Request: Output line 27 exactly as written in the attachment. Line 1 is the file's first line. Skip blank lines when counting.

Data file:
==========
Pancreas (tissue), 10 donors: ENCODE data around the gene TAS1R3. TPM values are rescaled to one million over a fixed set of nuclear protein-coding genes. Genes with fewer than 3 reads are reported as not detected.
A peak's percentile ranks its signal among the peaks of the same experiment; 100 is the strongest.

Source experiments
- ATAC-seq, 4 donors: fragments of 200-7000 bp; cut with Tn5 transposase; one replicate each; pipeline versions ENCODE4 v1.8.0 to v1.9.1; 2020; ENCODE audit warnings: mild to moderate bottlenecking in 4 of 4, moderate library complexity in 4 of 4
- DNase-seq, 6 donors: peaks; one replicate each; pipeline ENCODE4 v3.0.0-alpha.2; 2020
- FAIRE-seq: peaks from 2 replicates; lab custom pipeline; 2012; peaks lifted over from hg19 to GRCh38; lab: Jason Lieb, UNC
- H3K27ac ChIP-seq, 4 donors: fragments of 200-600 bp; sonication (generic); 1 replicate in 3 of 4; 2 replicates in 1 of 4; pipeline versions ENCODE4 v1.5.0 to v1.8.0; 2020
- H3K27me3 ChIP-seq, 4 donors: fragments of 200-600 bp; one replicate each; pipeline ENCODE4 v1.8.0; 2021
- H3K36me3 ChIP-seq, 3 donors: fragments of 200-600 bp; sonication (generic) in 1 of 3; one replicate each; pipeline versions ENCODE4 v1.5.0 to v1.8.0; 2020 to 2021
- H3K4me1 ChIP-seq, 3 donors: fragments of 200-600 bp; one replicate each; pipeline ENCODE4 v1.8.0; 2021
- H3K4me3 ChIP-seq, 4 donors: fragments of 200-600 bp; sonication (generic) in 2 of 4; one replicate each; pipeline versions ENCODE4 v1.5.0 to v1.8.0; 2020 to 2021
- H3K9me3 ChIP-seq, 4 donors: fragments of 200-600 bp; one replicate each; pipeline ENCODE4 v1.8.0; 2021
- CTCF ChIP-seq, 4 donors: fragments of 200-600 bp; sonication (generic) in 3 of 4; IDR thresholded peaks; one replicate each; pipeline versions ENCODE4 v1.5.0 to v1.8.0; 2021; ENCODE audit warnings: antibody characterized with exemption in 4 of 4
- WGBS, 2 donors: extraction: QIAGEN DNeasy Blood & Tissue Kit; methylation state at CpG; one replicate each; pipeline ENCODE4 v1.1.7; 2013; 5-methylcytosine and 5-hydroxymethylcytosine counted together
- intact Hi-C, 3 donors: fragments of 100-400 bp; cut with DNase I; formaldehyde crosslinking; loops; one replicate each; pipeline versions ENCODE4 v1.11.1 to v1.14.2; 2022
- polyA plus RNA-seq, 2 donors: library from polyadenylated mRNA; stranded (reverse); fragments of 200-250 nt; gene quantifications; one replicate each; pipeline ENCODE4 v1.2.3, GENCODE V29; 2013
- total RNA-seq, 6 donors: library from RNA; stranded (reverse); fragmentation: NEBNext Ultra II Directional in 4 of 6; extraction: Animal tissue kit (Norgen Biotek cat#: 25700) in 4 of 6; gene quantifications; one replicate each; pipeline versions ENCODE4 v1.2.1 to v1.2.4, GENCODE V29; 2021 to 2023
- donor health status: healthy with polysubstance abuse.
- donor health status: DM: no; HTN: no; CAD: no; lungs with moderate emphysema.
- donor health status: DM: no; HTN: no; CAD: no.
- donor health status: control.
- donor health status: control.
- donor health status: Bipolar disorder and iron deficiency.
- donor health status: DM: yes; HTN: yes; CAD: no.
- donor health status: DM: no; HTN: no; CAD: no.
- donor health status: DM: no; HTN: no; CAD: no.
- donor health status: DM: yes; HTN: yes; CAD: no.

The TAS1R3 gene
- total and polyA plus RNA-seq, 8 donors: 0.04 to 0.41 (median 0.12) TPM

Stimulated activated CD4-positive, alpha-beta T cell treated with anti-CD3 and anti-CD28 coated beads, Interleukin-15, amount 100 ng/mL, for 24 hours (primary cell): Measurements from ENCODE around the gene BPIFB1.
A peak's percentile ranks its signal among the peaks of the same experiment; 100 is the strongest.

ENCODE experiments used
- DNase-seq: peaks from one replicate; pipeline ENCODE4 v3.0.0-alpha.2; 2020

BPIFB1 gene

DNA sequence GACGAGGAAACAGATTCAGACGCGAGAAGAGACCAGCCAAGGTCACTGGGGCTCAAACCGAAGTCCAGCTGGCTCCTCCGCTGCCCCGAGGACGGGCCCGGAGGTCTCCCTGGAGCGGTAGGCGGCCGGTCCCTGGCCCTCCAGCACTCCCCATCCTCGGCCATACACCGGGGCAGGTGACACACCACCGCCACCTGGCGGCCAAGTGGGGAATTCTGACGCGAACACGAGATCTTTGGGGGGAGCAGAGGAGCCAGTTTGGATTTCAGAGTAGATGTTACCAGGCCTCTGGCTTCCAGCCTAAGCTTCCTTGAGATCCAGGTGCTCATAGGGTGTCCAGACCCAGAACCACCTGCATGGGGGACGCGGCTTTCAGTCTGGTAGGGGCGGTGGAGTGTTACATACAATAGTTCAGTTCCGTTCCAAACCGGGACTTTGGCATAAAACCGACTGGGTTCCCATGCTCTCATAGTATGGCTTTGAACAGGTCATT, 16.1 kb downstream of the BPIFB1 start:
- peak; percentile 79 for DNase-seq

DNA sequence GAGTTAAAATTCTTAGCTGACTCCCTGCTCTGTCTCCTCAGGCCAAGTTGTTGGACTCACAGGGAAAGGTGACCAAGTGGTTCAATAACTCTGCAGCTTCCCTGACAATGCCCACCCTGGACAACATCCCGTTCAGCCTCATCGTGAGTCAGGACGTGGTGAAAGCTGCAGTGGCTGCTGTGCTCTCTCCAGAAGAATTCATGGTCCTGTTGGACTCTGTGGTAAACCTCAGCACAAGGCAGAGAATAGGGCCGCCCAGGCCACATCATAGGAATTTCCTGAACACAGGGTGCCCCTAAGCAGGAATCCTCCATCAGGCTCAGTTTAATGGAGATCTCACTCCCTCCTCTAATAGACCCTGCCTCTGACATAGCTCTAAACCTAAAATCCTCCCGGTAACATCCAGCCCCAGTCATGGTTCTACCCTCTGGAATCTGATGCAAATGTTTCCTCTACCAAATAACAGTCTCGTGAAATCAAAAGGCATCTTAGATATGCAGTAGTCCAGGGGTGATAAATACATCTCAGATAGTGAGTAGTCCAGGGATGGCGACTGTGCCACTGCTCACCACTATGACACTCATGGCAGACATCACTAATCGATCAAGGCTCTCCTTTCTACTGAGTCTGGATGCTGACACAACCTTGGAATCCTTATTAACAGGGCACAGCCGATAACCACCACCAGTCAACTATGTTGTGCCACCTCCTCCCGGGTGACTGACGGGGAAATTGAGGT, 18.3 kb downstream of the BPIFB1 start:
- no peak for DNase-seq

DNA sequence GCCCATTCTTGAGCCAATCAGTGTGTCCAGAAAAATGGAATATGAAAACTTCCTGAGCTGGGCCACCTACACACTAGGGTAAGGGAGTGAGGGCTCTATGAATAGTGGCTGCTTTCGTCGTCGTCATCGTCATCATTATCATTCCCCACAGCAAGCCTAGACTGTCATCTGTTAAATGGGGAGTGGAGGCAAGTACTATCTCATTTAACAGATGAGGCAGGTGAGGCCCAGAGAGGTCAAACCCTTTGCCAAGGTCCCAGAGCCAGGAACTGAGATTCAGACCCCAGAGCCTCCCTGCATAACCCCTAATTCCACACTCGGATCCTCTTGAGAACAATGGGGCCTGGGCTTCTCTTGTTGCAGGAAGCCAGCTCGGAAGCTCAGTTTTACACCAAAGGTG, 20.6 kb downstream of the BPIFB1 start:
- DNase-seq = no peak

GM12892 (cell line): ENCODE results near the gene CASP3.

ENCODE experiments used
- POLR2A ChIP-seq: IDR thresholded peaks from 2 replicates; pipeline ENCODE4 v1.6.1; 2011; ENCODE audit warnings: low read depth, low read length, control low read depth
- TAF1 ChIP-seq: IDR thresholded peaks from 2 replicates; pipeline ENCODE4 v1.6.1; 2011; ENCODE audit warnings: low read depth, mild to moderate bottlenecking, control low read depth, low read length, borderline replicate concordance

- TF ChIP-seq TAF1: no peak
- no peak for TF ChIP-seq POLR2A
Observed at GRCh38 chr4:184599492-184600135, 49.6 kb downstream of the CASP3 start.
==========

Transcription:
- donor health status: DM: yes; HTN: yes; CAD: no.